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Take-Aways: Parting Words to Keep Conflict Apart from Those Parting Ways

by Paul Fisher1

Probate courts are the land of broken dreams, the arena in which the testator’s plans are laid to waste by conflict and attorney fees, and familial relationships are in ashes. However, there may be a better way. Managing estate conflicts can be implemented at various stages to minimize conflict and maximize the benefits for the testator, beneficiaries, disinherited and contesting parties, trustees, and even the attorneys. In some circumstances, addressing conflict during the estate planning process will be most effective. In most cases, however, conflict is best dealt with post-mortem. Perhaps incorporating additional tools into the testator’s estate planning documents, or holding a meeting in the appropriate circumstances will help to relieve conflict. Managing estate conflicts at an earlier point in time provides a non-traditional, non-litigious, and potentially golden opportunity to resolve conflict both timely and efficiently.

Dig Deeply Into The Relational Estate

Today, the emerging role of estate planners goes beyond simply avoiding death taxes and probate, and should include an in depth conversation with the testator concerning “the whole web of interpersonal relationships that connects [the family] across generations.”2 Digging deeply into the relational estate can reveal “flashpoints” that may lead to conflict after the testator passes. Discovering these conflicts is the first step to addressing them and possibly avoiding traditional trust and estate litigation.

Consider Addressing Conflicts During Estate Planning Process

There are great potential benefits for all the usual players in estate litigation who address conflicts issues during the estate planning process, provided these parties are willing to be flexible. The trustor can rest assured his wishes will not be thwarted by litigation, and his heirs be saved from a court battle. The potentially contesting party can find an early resolution to a claim, and the attorneys can achieve higher professional and financial fulfillment with happier clients and without the tumultuous path of traditional probate litigation.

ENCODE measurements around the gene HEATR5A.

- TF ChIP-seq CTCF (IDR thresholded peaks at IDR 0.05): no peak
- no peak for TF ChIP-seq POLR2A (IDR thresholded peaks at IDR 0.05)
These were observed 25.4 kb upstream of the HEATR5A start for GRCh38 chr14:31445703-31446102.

However, the downside to attempting to address and resolve conflicts during the estate planning process that might arise after the testator’s death is the possible failure of such an attempt. There is the added risk that the last years of the client’s life will be distressing, and take a toll on his quality of life. Still, under the right circumstances, this approach can be beneficial to many.

Address Conflicts Timely Post Mortem

The best alternative to estate litigation for families not suited to earlier conflict management might be within the golden window of opportunity, at a time when the players are able to deal productively with the issues, but before estate litigation commences.

A small percentage of disputed trust and estate matters reach trial. The important issue is at what point on the continuum of conflict the other disputes are resolved. Generally, early resolution, when all the critical ingredients are present, is better for the parties. The best timing post-mortem requires the right dynamics. However, attorneys from around California have cautioned that every case and every circumstance is different.

Incorporate Conflict Management Into Other Estate Planning Documents

Offer new choices to estate planning clients that have the potential of preserving more of the testator’s financial estate and better preserving family harmony and the relational estate so that there truly are survivors.

Preserve the Testator’s Intent

Preserving the integrity of estate planning documents by video taping the signing process or taking copious notes during the estate planning process can protect the estate against claims of incapacity, fraud, or undue influence.

Sway Potentially Contesting Parties With A Side Letter

A side letter from the testator can elicit understanding from beneficiaries and disinherited heirs, making them less likely to bring an estate contest. The side letter expresses why the testator has decided to make the bequests he or she has made, and, in the words of one attorney, if written from the heart, can also bring understanding.

Consider Using A Mandatory or Voluntary Mediation Provision

In the right circumstance a mediation provision in estate planning documents can be beneficial. Many attorneys believe it relays that the testator wishes potential conflicts to be resolved through mediation rather than litigation. However, some attorneys are skeptical of its enforceability. Other attorneys advise against such a provision for purely tactical reasons.

Incentivize the Contesting Party